Should glasses be stored upright or upside down?

Glasses are delicate items that need to be cared for properly to ensure they remain in good condition. One of the things glasses wearers often wonder is whether it’s better to store their eyewear upright or upside down when not in use. There are pros and cons to both methods, and considerations regarding lens coating, frame materials, and more that come into play. Here’s an in-depth look at the upright versus upside down glasses storage debate.

The Case for Storing Glasses Upright

Many eye doctors and optical shops recommend storing glasses upright in cases or on shelves. Here are some of the reasons storing glasses upright is often advised:

  • Prevents loose particles like dust from settling on lenses. With upside down storage gravity brings tiny particles into contact with the lenses. Storing upright minimizes this.
  • Reduces risk of scratching. The arms/earpieces are designed to hold the weight of glasses without letting the lenses make contact with surfaces. Storing upside down lets the lenses touch whatever the glasses are resting on.
  • Keeps hinges/frames in better condition. The full weight of the glasses can strain hinges and frames over time if stored upside down.
  • Better for hydrophilic lens coatings. These coatings attract water so fingerprints and smudges wash away easily. Letting them make extended contact with surfaces can degrade their effectiveness.
  • Makes them easy to grab quickly. Glasses stored upside down need to be picked up and flipped before you can put them on. Upright glasses can be put on immediately.
  • Prevents loose parts from falling off. Things like nose pads and screws can come loose over time. Storing upside down means fighting gravity to keep everything in place.

The majority of eyecare pros recommend upright storage in a clean, dry glasses case or eyeglasses holder. This keeps the glasses stable and protected without letting the lenses or frame make sustained surface contact.

The Case for Storing Glasses Upside Down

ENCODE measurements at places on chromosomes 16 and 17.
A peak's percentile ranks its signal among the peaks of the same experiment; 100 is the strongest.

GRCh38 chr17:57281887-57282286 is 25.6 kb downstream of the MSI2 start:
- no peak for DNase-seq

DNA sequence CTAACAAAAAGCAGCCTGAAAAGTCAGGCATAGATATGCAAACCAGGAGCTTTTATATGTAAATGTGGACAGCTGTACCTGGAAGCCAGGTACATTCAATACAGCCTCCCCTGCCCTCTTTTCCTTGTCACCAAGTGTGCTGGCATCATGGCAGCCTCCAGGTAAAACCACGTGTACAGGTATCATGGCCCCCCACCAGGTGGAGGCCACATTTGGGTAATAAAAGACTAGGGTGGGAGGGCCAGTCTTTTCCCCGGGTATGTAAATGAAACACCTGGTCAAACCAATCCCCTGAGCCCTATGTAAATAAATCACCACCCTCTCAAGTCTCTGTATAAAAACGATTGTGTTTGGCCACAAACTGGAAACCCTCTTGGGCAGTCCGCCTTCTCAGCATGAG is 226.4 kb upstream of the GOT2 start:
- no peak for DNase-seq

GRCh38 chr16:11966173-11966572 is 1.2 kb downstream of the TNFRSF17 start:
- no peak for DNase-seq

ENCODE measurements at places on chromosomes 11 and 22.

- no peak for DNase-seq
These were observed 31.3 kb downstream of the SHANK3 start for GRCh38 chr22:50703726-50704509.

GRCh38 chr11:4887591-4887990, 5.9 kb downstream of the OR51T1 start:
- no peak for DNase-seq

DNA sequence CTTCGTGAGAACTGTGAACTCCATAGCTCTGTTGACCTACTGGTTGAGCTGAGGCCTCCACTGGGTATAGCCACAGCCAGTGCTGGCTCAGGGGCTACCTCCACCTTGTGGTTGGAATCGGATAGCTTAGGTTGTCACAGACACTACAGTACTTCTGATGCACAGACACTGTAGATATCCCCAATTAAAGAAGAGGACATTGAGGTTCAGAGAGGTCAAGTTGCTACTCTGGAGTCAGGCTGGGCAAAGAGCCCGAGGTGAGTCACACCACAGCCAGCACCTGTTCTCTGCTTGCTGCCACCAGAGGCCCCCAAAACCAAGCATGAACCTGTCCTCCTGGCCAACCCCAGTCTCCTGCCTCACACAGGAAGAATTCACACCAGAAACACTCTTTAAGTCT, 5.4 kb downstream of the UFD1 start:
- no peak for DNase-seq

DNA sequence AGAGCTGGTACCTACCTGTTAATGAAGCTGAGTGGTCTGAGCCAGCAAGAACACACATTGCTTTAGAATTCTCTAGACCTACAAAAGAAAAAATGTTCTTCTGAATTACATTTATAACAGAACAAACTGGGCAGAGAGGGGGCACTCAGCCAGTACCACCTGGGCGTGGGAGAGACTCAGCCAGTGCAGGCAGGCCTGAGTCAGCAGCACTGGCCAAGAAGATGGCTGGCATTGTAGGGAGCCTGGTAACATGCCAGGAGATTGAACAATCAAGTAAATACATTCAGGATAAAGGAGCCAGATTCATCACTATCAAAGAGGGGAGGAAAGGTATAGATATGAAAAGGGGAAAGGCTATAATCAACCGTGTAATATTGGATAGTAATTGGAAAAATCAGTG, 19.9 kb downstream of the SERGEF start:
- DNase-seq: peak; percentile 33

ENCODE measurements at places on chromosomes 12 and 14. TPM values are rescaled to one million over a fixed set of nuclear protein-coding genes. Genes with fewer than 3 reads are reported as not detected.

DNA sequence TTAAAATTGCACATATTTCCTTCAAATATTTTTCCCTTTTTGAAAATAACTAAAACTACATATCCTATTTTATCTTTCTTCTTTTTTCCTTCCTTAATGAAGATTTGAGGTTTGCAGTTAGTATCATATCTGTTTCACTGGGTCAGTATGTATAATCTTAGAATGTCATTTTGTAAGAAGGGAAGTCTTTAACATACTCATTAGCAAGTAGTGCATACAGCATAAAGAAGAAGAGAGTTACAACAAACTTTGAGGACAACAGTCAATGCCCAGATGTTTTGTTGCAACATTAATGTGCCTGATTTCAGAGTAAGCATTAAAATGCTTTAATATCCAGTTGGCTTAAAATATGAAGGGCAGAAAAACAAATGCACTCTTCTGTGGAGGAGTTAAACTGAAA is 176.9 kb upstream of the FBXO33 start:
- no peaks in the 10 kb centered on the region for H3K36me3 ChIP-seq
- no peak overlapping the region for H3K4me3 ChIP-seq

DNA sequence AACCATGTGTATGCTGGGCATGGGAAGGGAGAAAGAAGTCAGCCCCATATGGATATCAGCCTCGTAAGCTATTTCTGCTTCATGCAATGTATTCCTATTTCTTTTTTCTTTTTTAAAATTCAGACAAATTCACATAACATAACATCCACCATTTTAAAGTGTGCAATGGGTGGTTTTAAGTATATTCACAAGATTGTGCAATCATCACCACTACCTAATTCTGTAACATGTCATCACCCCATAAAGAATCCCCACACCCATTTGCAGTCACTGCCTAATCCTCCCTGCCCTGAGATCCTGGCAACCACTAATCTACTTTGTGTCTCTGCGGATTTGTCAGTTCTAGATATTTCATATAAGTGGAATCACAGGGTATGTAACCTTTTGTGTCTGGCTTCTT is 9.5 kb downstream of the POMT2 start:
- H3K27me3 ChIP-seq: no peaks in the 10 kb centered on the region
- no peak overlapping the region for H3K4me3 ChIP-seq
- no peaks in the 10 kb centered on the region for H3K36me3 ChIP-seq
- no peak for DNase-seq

While upright storage has its perks, some optometrists and glasses manufacturers actually recommend upside down storage instead. Here are the main benefits of storing glasses upside down:

  • Avoids pressure on frame fronts. The bridge and frame fronts bear all the weight when glasses are stored upright. Upside down takes the pressure off these parts.
  • Minimizes lens warping. Lens materials can warp subtly over time if stored upright consistently. Rotating the orientation distributes the effects of gravity.
  • Reduces foam pad compression. Foam pads on the nose and earpieces get squashed if glasses are stored open and upright for prolonged periods.
  • Decreases risk of arms splaying. Arms can gradually bend outward if glasses are stored upright with arms open. Closing them upside down keeps everything in proper alignment.
  • Better for AR coatings. Antireflective coatings may suffer less degradation if contact with surfaces is distributed instead of concentrated on the coated lens sides.

Upside down storage proponents argue that alternating between upright and upside down is ideal. Consistent upright storage can cause some issues, but flipping orientation allows glasses to rebound and avoids cumulative effects.

Key Considerations for the Upright vs. Upside Down Debate

When deciding whether it’s best to store glasses upright or upside down, there are a few important factors to keep in mind:

  • Lens coatings – Special coatings like anti-reflective, oleophobic, and hydrophobic benefit from limited surface contact. But they’re designed to withstand normal handling and wearing. Upright storage is preferable, but upside down in a case won’t ruin them.
  • Frame materials – Heavy metal frames put more strain on hinges and bridge pieces than ultra-light materials like carbon fiber. Plastic frames are pretty durable too. So upside down storage is lower risk than with metal frames.
  • Case use – A quality hard case or soft pouch provides plenty of padding and protection. If stored in a case, orientation matters less than for bare glasses resting on a shelf or desk.
  • Length of time – Long-term storage calls for dedicated cases where glasses don’t move much and won’t be disturbed. Short overnight storage on a nightstand leaves orientation as more of a personal preference.